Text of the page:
Selecting Project Team Members

By Larry Chester

Project success can be as simple as having the right people on the team, all doing tasks they like to do. The best project managers know how to choose the most appropriate people for each project task.

Exercise

Put a hash mark on each of the following two lines to indicate where you find yourself on most projects most of the time.

Do you choose the project team members, or are they given to you?

Choose                                                                                   Given

<——————————————————————————————————>

Whether you choose the team members or they are given to you, are they selected because they have the required skills and experience, or because they are available?

Skills & experience                                                                  Available

<——————————————————————————————————>

Regardless of where you put the hash mark, they key is to utilize team members as effectively as possible.

Put the right project team members in the right roles and the project works. Put the wrong team members in the wrong roles and the project will be in trouble.

In our workshops, we often ask participants to write their names on a piece of paper. We then ask them to repeat the task using their other hand. As they write their names the second time, we ask them how it feels. They respond, “Uncomfortable, difficult, slower, awkward, challenging, lower quality.” We ask them if it would be fair to say that most people have a preference for one hand over the other. Invariably, they respond, “Yes!”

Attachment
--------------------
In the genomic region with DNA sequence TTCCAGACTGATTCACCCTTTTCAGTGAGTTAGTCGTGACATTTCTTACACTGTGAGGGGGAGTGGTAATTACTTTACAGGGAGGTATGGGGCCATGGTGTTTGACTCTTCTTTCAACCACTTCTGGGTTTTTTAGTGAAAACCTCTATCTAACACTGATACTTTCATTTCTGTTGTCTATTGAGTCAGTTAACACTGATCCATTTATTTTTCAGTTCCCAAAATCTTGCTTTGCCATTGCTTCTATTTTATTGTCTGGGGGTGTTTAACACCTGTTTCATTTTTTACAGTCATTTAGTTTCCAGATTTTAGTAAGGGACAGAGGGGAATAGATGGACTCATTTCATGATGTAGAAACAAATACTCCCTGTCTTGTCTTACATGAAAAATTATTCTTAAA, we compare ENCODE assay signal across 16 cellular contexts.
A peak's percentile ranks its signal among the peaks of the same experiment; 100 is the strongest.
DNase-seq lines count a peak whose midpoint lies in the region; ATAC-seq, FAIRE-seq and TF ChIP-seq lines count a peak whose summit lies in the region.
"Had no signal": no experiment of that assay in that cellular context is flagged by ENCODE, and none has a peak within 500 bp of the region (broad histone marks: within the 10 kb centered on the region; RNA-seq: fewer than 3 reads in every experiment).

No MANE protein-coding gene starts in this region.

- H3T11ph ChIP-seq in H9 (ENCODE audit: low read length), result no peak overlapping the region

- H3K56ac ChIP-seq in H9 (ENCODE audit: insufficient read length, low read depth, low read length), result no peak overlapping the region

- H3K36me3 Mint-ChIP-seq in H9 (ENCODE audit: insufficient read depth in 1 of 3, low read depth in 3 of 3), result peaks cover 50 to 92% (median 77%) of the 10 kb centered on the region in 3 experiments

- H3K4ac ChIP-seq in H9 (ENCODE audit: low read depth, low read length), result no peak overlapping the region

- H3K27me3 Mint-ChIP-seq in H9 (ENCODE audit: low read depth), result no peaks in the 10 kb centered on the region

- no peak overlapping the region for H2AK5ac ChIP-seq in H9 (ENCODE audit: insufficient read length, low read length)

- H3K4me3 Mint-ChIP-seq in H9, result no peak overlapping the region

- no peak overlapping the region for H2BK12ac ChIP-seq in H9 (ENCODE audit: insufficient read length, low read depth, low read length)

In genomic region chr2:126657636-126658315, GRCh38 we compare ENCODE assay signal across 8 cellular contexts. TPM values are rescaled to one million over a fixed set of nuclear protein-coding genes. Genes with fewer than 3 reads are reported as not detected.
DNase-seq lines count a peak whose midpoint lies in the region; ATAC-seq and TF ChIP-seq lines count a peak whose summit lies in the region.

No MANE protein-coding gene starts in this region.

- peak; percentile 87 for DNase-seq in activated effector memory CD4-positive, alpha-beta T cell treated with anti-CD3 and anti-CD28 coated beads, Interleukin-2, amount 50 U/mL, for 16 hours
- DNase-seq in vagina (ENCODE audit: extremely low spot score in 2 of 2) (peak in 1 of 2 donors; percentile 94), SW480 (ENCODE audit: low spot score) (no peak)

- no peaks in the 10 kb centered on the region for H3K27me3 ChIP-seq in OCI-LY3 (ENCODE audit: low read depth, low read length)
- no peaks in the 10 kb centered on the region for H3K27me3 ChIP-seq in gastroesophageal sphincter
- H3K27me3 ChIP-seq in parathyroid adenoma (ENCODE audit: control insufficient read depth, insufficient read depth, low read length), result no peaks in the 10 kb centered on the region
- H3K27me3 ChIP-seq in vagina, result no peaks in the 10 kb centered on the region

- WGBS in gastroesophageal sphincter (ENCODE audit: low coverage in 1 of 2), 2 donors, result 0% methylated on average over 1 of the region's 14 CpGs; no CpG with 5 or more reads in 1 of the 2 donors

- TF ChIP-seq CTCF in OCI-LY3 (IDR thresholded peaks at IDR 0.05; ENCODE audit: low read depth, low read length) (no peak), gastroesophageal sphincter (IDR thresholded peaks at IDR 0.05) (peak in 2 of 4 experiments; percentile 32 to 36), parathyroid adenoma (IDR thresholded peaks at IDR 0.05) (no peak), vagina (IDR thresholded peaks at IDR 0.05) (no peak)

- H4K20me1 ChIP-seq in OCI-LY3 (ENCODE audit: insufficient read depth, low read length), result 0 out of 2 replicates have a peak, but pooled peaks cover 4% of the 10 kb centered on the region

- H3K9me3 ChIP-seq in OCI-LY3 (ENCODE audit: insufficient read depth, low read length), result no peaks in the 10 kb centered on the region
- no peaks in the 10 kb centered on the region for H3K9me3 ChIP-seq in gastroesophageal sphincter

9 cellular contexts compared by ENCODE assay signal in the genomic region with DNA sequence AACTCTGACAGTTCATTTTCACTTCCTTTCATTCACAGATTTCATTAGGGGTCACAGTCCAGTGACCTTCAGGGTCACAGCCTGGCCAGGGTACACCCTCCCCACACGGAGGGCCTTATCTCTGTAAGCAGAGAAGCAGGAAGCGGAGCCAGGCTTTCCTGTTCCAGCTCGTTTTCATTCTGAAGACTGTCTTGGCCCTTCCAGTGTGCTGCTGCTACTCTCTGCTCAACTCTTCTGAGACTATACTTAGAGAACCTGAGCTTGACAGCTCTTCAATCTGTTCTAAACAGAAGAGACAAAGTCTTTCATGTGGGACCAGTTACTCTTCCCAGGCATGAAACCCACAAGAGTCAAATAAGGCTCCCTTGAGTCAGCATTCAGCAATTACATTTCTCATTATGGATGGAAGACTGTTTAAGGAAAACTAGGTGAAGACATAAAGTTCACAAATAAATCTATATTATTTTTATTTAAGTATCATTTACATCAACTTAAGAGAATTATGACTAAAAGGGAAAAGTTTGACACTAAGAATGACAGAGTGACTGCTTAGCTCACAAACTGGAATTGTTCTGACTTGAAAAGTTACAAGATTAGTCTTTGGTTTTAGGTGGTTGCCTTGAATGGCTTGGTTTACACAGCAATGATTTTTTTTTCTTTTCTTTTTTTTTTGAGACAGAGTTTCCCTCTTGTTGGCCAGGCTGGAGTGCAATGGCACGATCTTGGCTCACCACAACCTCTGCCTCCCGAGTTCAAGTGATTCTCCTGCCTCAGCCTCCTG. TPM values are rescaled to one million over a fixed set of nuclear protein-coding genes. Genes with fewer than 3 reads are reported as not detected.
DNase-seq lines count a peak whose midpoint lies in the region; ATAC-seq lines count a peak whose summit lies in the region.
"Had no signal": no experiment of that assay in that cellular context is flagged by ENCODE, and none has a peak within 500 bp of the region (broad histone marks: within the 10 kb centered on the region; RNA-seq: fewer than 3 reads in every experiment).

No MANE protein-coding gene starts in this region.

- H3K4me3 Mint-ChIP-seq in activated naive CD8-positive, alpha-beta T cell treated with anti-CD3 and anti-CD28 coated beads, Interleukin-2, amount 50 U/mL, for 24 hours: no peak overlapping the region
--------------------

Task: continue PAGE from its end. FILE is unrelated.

People have a similar set of preferences for how they gather and process information. The Myers-Briggs Type Indicator (MBTI) can measure their preferences, determine the implications for their own project contributions, and make predictions about the preferences and implications of those preferences for other team members.

Myers-Briggs Preferences

selectingfig1 Selecting Project Team Members

Self-selection

Let’s first determine where you reside on each scale, based on the following indicators:

Personal Preferences

ExtravertI prefer to focus on the outer world of people and things. IntrovertI prefer to focus on my own inner world of ideas and impressions.
SensingI prefer to focus on the present and on detailed, concrete information gained from my senses. IntuitiveI prefer to focus on the future, with a view towards patterns and possibilities.
ThinkingI prefer to base my decisions on logic and on objective analysis of cause and effect. FeelingI prefer to base my decisions on values and on subjective evaluation of the people involved and organizational harmony.